What is this research looking at?

Mixed Lineage Leukaemia, an aggressive form of leukaemia mostly affecting paediatric patients. The current treatment is based on chemotherapy followed by bone marrow transplantation; however, it isn’t very effective and even patients who respond eventually relapse, which means that the disease will come back. We believe that this happens because some leukemic cells hide, escape the treatment or simply survive the treatment. So, we need to understand how this happens to be able to kill the leukaemic stem cells.

What could this mean for people with leukaemia?

I hope that my research will allow us not only to increase our knowledge on the biology of leukaemia but also to help us to design new treatments and spare families from the suffering of living with this disease.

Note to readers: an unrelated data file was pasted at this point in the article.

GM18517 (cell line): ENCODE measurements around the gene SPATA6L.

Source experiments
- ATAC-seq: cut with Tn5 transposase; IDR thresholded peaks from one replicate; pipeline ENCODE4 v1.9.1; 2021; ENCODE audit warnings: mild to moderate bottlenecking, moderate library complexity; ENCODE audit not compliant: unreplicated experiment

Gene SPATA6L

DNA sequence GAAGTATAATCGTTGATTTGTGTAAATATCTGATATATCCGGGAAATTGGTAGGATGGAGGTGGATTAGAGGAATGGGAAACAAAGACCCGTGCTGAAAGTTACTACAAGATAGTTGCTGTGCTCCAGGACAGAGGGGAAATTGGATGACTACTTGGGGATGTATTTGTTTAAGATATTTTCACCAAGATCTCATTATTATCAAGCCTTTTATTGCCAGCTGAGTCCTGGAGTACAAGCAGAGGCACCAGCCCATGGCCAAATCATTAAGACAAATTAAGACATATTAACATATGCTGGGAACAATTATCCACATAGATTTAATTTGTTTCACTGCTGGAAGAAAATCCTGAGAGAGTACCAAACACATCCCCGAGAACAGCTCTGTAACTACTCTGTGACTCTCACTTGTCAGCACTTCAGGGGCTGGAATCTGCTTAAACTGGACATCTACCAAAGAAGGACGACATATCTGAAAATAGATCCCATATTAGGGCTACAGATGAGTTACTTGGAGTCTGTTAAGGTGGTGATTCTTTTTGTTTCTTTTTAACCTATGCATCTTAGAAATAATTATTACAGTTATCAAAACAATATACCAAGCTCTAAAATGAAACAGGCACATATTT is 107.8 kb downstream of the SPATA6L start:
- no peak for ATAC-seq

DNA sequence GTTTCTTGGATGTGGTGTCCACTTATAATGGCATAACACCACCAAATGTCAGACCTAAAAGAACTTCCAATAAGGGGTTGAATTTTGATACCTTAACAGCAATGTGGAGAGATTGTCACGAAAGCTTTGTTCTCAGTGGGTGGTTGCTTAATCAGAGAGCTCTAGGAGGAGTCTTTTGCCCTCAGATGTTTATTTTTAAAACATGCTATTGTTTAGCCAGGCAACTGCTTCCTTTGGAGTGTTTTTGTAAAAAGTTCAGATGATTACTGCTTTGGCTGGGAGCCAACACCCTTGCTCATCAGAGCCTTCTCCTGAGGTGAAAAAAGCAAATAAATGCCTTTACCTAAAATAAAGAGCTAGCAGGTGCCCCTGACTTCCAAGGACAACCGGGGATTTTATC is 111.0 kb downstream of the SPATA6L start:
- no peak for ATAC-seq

"Leukaemia UK support has been instrumental for starting my independent research programme. This is one of the most crucial and challenging stages in the career of a scientist. I had a research plan but no funding to pursue it. There is no other programme that invests in brilliant new ideas the way the John Goldman Fellowship scheme does. "

Lead Researcher: Dr Maria Teresa EspositoUniversity of Roehampton

Official title of project: Understanding the role of phosphatase PP2A on chemotherapy resistance of Mixed Lineage Leukaemia (MLL)

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